How HPCs crunch rivers of water data
- By Mark Rockwell
- Aug 26, 2016
Lawrence Livermore National Laboratory is tapping its supercomputing power to speed the data analysis needed to manage the allocation of Colorado River water to millions of stakeholders. The lab's researchers have teamed with nonprofit research organization Rand Corp. to use the lab's High Performance Computing Innovation Center (HPCIC) to perform water allocation tasks in minutes instead of weeks.
Managing the flow of the river, which winds almost 1,500 miles through seven states and some of the most arid land in the country, has been a big job for the past century. Like many other U.S. waterways, the Colorado River is under increasing pressure from a growing throng of consumers. Lab officials said the river provides water for 30 million people.
The federal government has been slow in tracking data on water consumption for the country as a whole. Its most recent account of water consumption and availability covers 2010, before Texas entered a four-year drought (which has since ended) and before California's drought crisis even began.
By using the lab's supercomputer, researchers said they ran 12,000 "alternative futures" for the river, which are plans for allocation among the states, cities and American Indian tribal communities that use the river's water.
Traditional computers would have taken six weeks to complete the study, but officials said the supercomputer crunched the data in 45 minutes.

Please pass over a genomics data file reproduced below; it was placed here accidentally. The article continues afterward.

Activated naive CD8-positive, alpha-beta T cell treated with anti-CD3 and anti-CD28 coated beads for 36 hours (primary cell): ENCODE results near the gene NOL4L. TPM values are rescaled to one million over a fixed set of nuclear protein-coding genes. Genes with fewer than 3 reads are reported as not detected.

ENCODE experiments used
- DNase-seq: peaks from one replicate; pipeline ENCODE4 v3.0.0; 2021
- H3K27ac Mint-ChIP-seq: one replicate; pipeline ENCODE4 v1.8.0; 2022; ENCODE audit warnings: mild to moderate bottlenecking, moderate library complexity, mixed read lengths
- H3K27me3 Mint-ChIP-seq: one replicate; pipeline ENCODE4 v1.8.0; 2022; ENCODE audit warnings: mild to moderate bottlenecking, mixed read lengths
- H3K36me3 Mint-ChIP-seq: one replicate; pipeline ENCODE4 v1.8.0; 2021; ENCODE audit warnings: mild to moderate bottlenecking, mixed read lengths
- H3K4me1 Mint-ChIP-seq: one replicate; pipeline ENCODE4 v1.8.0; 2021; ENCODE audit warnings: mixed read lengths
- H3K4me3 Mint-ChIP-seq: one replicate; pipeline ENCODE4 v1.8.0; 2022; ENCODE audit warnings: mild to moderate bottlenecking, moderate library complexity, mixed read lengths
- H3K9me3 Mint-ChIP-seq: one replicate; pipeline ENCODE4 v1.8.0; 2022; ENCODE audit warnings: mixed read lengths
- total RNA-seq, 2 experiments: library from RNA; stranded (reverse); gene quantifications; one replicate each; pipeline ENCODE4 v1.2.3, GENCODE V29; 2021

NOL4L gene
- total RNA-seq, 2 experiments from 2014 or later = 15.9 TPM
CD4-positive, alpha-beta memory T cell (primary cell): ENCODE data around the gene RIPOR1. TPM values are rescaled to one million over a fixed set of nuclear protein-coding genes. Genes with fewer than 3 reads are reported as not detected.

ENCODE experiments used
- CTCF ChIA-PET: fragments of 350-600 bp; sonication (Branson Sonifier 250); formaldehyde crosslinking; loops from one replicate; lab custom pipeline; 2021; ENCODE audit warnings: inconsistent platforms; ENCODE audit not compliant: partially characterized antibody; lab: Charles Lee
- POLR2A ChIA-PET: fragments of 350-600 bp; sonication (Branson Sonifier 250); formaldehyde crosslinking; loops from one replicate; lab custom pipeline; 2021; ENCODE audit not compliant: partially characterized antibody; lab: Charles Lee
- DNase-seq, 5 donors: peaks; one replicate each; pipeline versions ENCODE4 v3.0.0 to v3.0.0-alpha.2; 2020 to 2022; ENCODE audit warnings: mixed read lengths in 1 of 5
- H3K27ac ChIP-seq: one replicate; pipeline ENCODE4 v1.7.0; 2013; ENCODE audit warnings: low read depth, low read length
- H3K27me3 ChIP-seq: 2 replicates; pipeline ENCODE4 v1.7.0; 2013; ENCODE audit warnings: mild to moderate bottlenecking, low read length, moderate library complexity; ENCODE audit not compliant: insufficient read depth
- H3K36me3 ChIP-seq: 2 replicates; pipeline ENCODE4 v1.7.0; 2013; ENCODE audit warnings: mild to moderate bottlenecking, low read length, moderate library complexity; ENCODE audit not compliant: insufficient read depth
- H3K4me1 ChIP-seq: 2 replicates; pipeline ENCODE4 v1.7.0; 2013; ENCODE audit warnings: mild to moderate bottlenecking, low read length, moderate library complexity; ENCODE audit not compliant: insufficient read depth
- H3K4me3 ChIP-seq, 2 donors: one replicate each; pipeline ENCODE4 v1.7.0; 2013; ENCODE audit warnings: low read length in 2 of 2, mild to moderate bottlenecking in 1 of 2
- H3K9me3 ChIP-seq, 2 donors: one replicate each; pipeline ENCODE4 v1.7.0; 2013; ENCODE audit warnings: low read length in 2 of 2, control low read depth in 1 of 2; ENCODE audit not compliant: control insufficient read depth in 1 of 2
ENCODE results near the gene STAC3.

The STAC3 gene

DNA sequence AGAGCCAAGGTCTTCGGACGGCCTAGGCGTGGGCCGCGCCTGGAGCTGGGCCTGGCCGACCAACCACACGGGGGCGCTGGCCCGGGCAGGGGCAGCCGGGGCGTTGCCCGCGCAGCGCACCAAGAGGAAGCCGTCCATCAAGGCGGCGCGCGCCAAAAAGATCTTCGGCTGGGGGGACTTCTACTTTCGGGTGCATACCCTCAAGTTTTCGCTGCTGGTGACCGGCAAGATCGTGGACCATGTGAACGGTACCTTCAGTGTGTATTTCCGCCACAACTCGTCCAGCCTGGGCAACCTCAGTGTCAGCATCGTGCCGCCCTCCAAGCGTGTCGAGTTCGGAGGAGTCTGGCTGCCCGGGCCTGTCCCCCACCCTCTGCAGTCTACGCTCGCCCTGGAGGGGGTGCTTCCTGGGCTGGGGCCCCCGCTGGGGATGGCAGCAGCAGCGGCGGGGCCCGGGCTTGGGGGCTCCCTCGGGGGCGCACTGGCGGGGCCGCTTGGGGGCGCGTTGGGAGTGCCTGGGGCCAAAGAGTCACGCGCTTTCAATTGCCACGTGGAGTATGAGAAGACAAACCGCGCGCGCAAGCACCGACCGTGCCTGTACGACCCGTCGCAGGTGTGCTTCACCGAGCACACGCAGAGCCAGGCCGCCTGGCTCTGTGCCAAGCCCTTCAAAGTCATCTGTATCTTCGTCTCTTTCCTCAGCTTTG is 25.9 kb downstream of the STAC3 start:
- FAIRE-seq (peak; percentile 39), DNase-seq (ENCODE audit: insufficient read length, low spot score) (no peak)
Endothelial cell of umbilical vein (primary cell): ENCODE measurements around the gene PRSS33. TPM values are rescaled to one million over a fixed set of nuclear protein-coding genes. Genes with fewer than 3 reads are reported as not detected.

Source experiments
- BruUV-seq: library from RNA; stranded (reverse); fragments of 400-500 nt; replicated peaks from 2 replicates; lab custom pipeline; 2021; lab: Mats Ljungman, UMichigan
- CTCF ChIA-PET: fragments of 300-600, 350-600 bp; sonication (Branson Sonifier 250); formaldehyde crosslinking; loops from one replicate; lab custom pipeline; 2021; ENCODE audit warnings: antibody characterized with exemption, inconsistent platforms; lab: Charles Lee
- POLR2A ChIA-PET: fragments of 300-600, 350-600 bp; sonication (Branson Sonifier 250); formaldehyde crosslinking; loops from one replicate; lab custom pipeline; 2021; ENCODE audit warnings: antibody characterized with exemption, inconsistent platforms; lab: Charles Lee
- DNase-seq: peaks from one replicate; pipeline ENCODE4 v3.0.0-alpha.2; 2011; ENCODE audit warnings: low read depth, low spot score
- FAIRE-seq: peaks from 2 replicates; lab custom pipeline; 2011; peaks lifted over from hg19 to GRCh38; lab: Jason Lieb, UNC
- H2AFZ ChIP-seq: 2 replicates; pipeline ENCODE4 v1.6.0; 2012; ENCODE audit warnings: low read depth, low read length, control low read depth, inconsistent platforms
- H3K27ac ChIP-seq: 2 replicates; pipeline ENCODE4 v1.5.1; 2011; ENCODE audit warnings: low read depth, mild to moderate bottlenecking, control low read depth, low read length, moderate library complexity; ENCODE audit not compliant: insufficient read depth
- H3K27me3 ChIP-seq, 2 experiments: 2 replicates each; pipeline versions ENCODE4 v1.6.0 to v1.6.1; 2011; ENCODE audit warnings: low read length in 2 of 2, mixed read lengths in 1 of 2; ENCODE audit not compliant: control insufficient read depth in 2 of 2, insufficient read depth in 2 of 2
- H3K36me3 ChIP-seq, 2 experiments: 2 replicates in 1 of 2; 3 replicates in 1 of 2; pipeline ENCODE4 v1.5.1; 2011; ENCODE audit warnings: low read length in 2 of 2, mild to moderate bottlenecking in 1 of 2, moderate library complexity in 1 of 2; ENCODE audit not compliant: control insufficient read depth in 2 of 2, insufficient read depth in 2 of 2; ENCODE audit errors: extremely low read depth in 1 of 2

They added that the approach has promise for other data-centric policy issues.
"These same methods and resources can improve the decision-making process for a broad spectrum of national and corporate challenges," HPCIC Director Fred Streitz said. "The types of resource allocation and policy questions that can be answered with high-fidelity simulation show up regularly [in energy, agriculture and transportation]. There are many, many other areas where complex, slow-running models inform analysts, who, in turn, inform policymakers."
Adding high-performance computing to the mix compresses "the time frame between asking questions and getting answers," he added.
The analytical capabilities build on previous work done by Rand's researchers in 2012 and 2014 on the Colorado River Basin, including a joint workshop that used high-performance computer analytics to fuel the collaborative "deliberation with analysis" method. That process brings together stakeholders and experts to assess complex problems and find alternative solutions using scientific methods, including data analysis.
"In the latest workshop, we performed and evaluated about 60,000 simulations over lunch," said Ed Balkovich, senior information scientist at Rand, in the lab's statement. "What would have taken about 14 days of continuous computations in 2012 was completed in 45 mins -- about 500 times faster."
Mark Rockwell is a senior staff writer at FCW, whose beat focuses on acquisition, the Department of Homeland Security and the Department of Energy.
Before joining FCW, Rockwell was Washington correspondent for Government Security News, where he covered all aspects of homeland security from IT to detection dogs and border security. Over the last 25 years in Washington as a reporter, editor and correspondent, he has covered an increasingly wide array of high-tech issues for publications like Communications Week, Internet Week, Fiber Optics News, tele.com magazine and Wireless Week.
Rockwell received a Jesse H. Neal Award for his work covering telecommunications issues, and is a graduate of James Madison University.
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